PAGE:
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A potential new attempt at US cannabis reform has sent shockwaves through the stock market; meanwhile, a report shows Canadian budtenders aren't loving their jobs.

Cannabis market participants learned this past week about another potential legalization bill that is set to make an appearance in the US. Stocks rose in response to this long-shot attempt at reform.

In Canada, there’s an increasing challenge in retaining budtenders at cannabis dispensaries across the nation.

Keep reading to find out more cannabis highlights from the past five days.


Stocks run on possible US cannabis reform

Multiple reports indicate that Democrats in the US Senate will introduce a new cannabis legalization bill next week.

The bill, in whatever form it takes, is expected to face a difficult road given the divide in the Senate and the pressures of a midterm election cycle in the short term. In fact, there’s been division even among Democrats about how to proceed with federal cannabis reform. Currently the drug is illegal at the country level, but states have been allowed to set their own rules and establish thriving licensed markets.

In a report, Bloomberg explains how cannabis would be regulated if the bill were to clear the Senate:

The Cannabis Administration and Opportunity Act would remove marijuana from the list of drugs covered by the Controlled Substances Act (CSA). States, however, can still maintain and create prohibitions on production and distribution of marijuana.

Marijuana Moment reported that details on the new bill are being kept secret at the moment, but it is expected to remove cannabis from the CSA, set a federal tax for all cannabis sales and in some form promote “equity in the industry and (provide) an avenue for relief for those who have faced federal cannabis convictions.”

Cannabis stocks went on a run following speculation surrounding the new legalization bill. Tilray (NASDAQ:TLRY,TSX:TLRY) saw one of the biggest jumps in share value, according to Bloomberg.

The Horizons Marijuana Life Sciences Index ETF (TSX:HMMJ) saw a 5 percent uptick on Thursday (July 14) following the news, showing a momentary swing in momentum for cannabis names in the public market.

When it comes to US operators, companies embedded in the market also saw their numbers increase thanks to the possibility of cannabis reform finally arriving.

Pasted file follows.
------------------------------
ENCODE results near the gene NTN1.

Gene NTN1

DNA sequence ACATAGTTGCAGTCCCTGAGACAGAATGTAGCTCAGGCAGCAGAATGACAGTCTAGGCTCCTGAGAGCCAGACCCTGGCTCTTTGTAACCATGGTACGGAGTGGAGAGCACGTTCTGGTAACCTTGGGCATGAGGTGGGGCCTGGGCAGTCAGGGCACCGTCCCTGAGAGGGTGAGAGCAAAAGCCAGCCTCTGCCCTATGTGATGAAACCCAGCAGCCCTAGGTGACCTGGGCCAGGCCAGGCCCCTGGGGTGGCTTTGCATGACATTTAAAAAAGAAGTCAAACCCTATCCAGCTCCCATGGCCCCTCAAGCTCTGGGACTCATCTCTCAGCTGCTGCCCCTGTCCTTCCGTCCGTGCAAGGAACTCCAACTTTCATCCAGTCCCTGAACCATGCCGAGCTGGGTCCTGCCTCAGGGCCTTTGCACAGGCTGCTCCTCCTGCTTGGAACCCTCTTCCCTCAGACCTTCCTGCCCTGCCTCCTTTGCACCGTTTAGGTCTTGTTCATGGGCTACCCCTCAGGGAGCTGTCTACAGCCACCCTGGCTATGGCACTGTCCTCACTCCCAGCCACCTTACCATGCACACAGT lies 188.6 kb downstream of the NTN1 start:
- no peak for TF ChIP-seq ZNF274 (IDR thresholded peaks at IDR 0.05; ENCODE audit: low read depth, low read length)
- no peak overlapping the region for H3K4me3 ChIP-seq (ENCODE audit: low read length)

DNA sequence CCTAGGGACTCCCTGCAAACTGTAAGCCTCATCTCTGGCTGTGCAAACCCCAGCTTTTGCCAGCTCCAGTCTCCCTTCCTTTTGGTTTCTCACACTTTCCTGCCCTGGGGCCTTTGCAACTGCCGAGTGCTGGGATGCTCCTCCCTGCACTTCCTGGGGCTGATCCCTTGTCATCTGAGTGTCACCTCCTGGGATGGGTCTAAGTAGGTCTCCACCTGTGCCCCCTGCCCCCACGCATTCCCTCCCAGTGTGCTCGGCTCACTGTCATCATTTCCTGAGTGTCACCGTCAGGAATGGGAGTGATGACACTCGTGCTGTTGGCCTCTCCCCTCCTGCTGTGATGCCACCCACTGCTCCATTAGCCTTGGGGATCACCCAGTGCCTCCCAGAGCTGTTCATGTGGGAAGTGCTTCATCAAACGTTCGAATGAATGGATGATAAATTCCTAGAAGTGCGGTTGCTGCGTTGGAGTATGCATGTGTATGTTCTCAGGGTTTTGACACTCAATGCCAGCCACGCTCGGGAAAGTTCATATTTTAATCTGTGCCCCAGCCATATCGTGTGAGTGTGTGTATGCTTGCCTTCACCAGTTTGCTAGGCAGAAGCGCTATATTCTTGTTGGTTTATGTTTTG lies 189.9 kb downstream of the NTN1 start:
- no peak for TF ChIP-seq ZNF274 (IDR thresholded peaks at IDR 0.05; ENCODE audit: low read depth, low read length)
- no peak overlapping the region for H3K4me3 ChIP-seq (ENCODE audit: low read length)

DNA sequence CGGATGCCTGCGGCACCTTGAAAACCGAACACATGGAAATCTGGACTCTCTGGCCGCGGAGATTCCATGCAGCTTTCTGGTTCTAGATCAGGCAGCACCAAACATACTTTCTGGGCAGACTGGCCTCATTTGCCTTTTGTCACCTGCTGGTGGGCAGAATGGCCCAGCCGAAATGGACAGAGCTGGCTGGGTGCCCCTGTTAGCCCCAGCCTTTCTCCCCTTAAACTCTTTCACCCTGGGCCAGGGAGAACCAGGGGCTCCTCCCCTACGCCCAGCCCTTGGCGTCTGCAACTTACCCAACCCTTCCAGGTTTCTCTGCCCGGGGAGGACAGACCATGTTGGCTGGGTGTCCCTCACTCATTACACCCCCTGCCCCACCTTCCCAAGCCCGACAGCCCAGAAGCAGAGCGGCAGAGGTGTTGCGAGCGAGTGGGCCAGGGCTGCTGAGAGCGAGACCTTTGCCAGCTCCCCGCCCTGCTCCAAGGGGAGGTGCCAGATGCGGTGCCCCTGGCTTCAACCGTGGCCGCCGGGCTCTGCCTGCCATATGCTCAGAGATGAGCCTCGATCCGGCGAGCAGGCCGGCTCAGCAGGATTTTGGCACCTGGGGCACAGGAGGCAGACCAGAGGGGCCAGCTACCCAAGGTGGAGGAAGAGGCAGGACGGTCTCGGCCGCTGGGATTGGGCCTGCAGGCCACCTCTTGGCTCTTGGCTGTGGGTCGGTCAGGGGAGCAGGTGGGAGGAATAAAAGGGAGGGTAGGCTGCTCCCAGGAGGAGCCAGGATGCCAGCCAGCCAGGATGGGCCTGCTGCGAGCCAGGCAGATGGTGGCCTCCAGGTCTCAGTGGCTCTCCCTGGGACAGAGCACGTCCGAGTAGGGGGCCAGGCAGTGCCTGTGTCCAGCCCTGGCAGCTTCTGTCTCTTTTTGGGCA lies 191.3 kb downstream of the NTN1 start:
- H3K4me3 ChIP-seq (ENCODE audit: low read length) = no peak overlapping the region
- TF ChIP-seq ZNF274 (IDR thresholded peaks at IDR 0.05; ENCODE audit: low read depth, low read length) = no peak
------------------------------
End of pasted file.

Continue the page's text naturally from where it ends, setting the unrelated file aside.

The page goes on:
Report highlights Canada's low budtender retention

According to a new study from an analytics firm, there’s been little to no retention of retail talent in the Canadian cannabis market — the report points to a serious loss of budtenders at dispensaries in the country.

The numbers from Headset show that 56 percent of budtenders who worked at any point in the past year no longer work in the cannabis market, as per a report from the Canadian Press.

The data shows there’s higher retention in Alberta among new employees, but the province has seen higher losses of seasoned staff compared to Ontario, BC and Saskatchewan, the four regions examined.

Seven percent of cannabis retail workers hired between June 2021 and May 2022 ended up walking away from the gig before 60 days on the job, while 6 percent did not last past their 70th day. Lastly, 10 percent of budtenders didn’t last more than 180 days.

Cannabis company news

  • Organigram Holdings (NASDAQ:OGI,TSX:OGI)reported its Q3 fiscal results, showing a C$2.8 million loss despite a 90 percent uptick in revenue. “We achieved record net revenue results which we expect to surpass again in Q4 on the strength of new product listings, increased retail sales momentum and international shipments,” CEO Beena Goldenberg said.
  • MediPharm Labs (TSX:LABS,OTCQX:MEDIF)entered into an agreement to sell its Australian subsidiary and facility for C$6.2 million. The deal is expected to close within 90 days of the announcement. “The Company and OneLife Botanicals will also enter into a transition services agreement to allow for the two companies to smoothly transition products and services produced in the facility, and to work together on future commercial opportunities,” the firm said.
  • The Valens Company (NASDAQ:VLNS,TSX:VLNS)shared its Q2 financial results, reporting a C$160 million net loss even though its revenue was up 3.5 percent from the previous quarter to C$24 million. CEO Tyler Robson said the company’s cost-cutting measures have resulted in C$15 million in savings so far this year. He expects savings to accelerate in future quarters to reach C$20 million.
  • Akanda (NASDAQ:AKAN)announced a partnership with cannabinoid pharmaceutical developer Tetra Bio-Pharma (TSX:TBP,OTCQB:TBPMF) through which it will supply the medical firm with “pharmaceutical grade cannabis flower in a microdose cap form.”

Don't forget to follow us @INN_Cannabis for real-time updates!

Securities Disclosure: I, Bryan Mc Govern, hold no direct investment interest in any company mentioned in this article.

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